Dancearts of Columbia prepares for upcoming competitive season

Friday, October 12, 2007 | 12:00 p.m. CDT; updated 3:54 p.m. CDT, Monday, July 21, 2008

COLUMBIA — When 12-year-old Taylor Liscum talks about dance, her lightly freckled face flushes and she gets hyper, bouncing up and down on her toes. It’s been her world since she was 2 years old.

At 7, Taylor happened to be at an audition for a competitive dance team. She had no plans to try out, but after a few words from an encouraging dance instructor, Taylor worked up the nerve and gave it her all — and became a member of the competitive dance team at Dancearts of Columbia.

Dancing in Columbia

Dancearts isn’t the only Columbia-area studio to have a competitive dance team. Others include the Columbia Performing Arts Center, Academy of Fine Arts, and Dancers’ Alley.

Competitive dance includes a variety of styles, including modern, hip-hop, jazz and ballroom. It’s a way for dancers to show their ability, personal style and the “intricacy of their level,” said Marie Robertson, co-owner and director of Dancearts, a studio that has taken teams to competitions since 1979.

Though many see competitive dance as a recreational activity, it is beginning to be viewed as a sport and has recently taken on the name “dancesport,” a term originally applied to competitive ballroom dancing, and with good reason.

“Athletes don’t have to be dancers, but dancers have to be athletes,” Robertson said.

It takes more than stretching at the barre; dancers need the strength and stamina to perform routines without becoming exhausted. They do sit-ups, push ups and other activities one would expect to see during a warm-up at a soccer practice. A little bit of acting skills pay off, too, because expressions on the dancers’ faces as they perform help to set the mood.

Dancers may make intricate movements and high leaps seem effortless on stage, but a lot of work goes into preparing for competitions. Shortly after this year’s auditions in June, the chosen dancers at Dancearts had an intense, three-week training session from 9 a.m. to 5 p.m. during the weekdays in July.

“This is a very serious activity,” Robertson said. “Dancers really have to work hard.”

On top of rehearsals and practices, team members are required to take a technique class that corresponds with the routine they are selected to perform. Team members attend their chosen class throughout the entire competitive season, which lasts for one year. The dancers must also enroll in a ballet class because it is the basis for several dance forms.

“As you get more advanced in your studies,” Robertson said, “Many movements, such as piqué and chassé, become more ballet-oriented, and a dancer picks these up better when in a ballet class.”

In competitive dance, commitment goes hand in hand with talent. Dancearts competition members and their parents must sign a contract stating that more than three unexcused absences from rehearsals and classes will lead to removal from the team.

Such high standards pay off, and it shows. Along the walls in the room where the dancers warm up are large and small trophies from events such as the Regional Talent Competition, LA Underground Dance Convention and the New York City Dance Alliance.

A popular competition among the girls at Dancearts is Tremaine Dance Convention and Competitions. Held in several cities, such as Las Vegas and Orlando, and headed by world-renowned choreographer Joe Tremaine and dance educator Julie Adler, the goal of Tremaine is to enhance a dancer’s education not only by competing but also by taking classes taught by professional choreographers from around the country.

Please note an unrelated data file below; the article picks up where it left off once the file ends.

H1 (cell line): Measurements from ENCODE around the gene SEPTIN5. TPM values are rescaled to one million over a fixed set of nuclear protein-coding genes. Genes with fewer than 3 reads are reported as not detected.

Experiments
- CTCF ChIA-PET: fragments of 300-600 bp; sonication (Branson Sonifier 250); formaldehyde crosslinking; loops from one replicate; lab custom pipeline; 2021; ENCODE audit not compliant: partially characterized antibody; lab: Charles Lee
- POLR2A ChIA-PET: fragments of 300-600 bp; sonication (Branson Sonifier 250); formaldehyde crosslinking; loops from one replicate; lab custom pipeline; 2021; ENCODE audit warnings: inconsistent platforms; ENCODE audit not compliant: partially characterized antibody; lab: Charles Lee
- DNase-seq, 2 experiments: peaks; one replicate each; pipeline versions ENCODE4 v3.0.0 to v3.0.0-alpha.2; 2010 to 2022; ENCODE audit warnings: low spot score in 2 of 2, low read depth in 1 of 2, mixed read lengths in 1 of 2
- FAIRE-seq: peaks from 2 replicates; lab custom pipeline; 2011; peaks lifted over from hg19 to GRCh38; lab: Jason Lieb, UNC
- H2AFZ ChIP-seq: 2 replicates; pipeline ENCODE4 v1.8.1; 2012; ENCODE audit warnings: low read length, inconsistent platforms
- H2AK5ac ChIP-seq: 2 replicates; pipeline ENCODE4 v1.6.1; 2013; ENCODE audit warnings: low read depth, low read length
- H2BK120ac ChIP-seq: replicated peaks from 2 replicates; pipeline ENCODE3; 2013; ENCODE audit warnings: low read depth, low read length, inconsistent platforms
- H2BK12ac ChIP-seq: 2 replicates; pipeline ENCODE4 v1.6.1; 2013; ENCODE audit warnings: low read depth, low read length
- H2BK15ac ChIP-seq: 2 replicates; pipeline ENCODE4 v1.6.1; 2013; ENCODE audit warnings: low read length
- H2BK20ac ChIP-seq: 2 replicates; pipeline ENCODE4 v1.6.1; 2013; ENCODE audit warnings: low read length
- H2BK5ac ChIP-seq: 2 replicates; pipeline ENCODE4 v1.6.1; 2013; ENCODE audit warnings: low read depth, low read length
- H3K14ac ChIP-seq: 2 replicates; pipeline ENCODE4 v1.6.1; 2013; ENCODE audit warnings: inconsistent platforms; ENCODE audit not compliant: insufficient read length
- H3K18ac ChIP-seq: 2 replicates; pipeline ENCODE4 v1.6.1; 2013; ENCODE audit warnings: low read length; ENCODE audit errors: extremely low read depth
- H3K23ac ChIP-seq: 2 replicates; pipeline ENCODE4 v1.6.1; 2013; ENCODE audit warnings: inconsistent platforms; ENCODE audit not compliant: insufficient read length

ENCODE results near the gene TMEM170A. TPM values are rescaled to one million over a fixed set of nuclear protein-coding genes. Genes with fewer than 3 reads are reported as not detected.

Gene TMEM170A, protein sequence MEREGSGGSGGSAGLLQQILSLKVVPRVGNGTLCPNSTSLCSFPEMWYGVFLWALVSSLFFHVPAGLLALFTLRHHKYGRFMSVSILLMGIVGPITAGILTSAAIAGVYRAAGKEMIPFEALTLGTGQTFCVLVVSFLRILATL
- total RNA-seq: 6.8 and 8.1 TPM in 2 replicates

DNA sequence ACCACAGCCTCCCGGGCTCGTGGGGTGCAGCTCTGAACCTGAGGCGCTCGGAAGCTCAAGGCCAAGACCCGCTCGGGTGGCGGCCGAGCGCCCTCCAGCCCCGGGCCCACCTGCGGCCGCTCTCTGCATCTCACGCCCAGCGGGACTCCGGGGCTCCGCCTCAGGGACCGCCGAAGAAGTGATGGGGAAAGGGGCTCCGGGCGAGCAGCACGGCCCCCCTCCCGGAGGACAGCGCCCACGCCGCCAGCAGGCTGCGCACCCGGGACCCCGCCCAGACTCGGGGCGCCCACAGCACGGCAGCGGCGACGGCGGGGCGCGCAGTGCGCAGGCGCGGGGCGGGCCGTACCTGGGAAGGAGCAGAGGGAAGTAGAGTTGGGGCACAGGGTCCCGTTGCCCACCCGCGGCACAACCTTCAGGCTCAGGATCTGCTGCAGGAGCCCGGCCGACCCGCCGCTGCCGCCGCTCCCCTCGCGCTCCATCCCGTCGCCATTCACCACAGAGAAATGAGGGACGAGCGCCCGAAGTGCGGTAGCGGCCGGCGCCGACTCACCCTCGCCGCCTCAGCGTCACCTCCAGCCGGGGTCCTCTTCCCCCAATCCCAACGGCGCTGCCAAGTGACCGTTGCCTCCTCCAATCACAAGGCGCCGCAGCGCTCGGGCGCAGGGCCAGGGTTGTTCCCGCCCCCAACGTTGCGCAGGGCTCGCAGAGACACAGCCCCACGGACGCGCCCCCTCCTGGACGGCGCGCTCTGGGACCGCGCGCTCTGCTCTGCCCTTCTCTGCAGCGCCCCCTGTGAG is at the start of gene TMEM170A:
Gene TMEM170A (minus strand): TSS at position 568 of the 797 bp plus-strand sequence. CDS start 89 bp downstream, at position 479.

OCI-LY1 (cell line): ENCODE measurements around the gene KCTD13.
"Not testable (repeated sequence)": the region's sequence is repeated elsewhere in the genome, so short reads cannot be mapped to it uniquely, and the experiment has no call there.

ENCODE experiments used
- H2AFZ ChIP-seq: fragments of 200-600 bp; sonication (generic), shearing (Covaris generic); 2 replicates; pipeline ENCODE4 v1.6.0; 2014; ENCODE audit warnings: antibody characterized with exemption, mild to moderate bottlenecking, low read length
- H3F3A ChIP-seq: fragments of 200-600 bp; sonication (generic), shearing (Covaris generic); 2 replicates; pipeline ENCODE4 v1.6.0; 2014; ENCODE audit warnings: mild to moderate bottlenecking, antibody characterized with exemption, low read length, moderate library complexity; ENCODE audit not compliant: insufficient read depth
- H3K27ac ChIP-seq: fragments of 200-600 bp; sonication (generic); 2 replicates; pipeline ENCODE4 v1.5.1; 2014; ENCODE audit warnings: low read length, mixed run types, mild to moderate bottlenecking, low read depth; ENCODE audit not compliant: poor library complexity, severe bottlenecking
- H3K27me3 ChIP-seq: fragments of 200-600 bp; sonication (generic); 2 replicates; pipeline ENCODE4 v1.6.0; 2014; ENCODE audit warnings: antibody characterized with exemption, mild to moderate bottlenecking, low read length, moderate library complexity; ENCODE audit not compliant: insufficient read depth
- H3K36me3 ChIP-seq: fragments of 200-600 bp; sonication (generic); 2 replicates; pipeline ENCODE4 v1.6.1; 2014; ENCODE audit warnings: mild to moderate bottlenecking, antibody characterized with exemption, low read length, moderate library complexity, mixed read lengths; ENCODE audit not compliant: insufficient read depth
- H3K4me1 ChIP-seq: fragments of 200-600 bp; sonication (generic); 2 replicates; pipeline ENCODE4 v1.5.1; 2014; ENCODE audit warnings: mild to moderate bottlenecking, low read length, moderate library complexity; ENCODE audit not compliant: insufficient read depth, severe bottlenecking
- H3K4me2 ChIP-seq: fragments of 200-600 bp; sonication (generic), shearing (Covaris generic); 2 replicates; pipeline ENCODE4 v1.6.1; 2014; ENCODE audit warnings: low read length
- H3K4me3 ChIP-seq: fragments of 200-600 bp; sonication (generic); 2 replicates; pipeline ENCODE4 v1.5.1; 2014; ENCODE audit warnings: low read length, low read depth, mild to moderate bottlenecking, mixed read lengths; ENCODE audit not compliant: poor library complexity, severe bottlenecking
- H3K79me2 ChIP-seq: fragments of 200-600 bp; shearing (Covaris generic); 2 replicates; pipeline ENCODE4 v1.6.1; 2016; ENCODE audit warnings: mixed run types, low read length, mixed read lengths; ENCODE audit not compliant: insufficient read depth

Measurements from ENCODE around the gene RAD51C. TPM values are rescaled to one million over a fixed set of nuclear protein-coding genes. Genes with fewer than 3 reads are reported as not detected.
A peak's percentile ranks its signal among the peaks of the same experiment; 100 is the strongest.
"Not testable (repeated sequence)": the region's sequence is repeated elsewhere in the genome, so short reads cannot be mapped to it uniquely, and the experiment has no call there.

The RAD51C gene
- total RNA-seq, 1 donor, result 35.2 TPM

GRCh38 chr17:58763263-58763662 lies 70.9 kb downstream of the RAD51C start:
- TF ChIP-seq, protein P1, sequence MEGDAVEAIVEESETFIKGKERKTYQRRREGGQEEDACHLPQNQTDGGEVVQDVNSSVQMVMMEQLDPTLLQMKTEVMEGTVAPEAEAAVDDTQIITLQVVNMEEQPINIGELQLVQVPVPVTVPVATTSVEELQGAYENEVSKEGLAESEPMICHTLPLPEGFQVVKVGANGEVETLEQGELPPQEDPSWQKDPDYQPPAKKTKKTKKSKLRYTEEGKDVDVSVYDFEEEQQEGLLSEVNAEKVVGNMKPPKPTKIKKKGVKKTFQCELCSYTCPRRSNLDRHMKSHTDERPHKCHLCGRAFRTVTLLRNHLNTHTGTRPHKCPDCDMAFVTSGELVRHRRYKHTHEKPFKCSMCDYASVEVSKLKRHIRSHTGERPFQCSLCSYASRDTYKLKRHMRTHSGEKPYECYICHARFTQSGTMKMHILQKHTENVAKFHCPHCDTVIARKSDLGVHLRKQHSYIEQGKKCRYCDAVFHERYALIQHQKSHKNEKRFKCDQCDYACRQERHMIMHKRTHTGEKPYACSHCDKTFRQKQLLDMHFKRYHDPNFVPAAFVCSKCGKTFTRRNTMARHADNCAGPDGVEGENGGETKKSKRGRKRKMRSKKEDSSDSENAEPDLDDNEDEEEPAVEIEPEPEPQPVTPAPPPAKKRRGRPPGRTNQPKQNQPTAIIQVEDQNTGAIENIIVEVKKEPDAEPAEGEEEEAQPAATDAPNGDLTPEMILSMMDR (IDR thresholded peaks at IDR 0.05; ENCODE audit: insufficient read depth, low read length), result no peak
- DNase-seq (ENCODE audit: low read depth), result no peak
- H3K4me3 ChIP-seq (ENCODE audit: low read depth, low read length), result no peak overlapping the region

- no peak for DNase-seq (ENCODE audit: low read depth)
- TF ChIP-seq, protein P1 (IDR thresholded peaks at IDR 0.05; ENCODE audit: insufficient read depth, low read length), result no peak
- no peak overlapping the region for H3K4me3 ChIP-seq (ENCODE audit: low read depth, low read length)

Twelve-year-old Emily Starkey said getting to work with the accomplished choreographers at Tremaine is one of the benefits of being a competitive dancer, and it’s one of the best ways to improve.

“People do this because they love to dance,” Liscum added, “and it’s awesome to get these kinds of opportunities.”

However, Dancearts’ team doesn’t have to wait for Tremaine to get the opportunity to work with other choreographers. Andrij Cybyk, a master of Ukrainian folk dance, regularly guest teaches at Dancearts during the summer and also choreographed one of their competition pieces for the upcoming year.

Titled “Laundry Girls by the Stream,” the dance recreates a moment from traditional Ukrainian life. With feet clad in character shoes — similar to Mary Janes with heels — shuffling and tapping across the floor, the 10 “laundry girls” wave their colorful garments and toss them into wicker baskets. They wipe invisible sweat from their brows, embodying the exhaustion of a hard day’s work of doing laundry.

Working with guest choreographers and other dancers teaches professionalism as well, Robertson said. “It’s important to know how to act in class. With respect comes appreciation for constructive criticism and the ability to grow from it.”

In turn, the choreographers learn from the dancers. The girls have taken Robertson by surprise, and she has learned to give them more credit. “At times, I wasn’t sure how well some of the girls would do in competition,” Robertson said. “But they really step up to the plate.”

Those who want to get involved in competition need to have a passion to dance and desire to learn, Robertson said. Emily Starkey has been on the Dancearts team for two years and said she’s always loved to dance. “It’s in my blood, it’s my personality,” she said. “Competition was a great way for me to dance more.”

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